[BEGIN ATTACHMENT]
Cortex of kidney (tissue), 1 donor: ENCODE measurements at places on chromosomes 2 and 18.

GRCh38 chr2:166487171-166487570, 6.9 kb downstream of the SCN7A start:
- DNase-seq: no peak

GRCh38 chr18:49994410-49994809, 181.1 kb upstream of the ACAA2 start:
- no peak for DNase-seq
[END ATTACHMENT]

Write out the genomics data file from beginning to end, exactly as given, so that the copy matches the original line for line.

Cortex of kidney (tissue), 1 donor: ENCODE measurements at places on chromosomes 2 and 18.

GRCh38 chr2:166487171-166487570, 6.9 kb downstream of the SCN7A start:
- DNase-seq: no peak

GRCh38 chr18:49994410-49994809, 181.1 kb upstream of the ACAA2 start:
- no peak for DNase-seq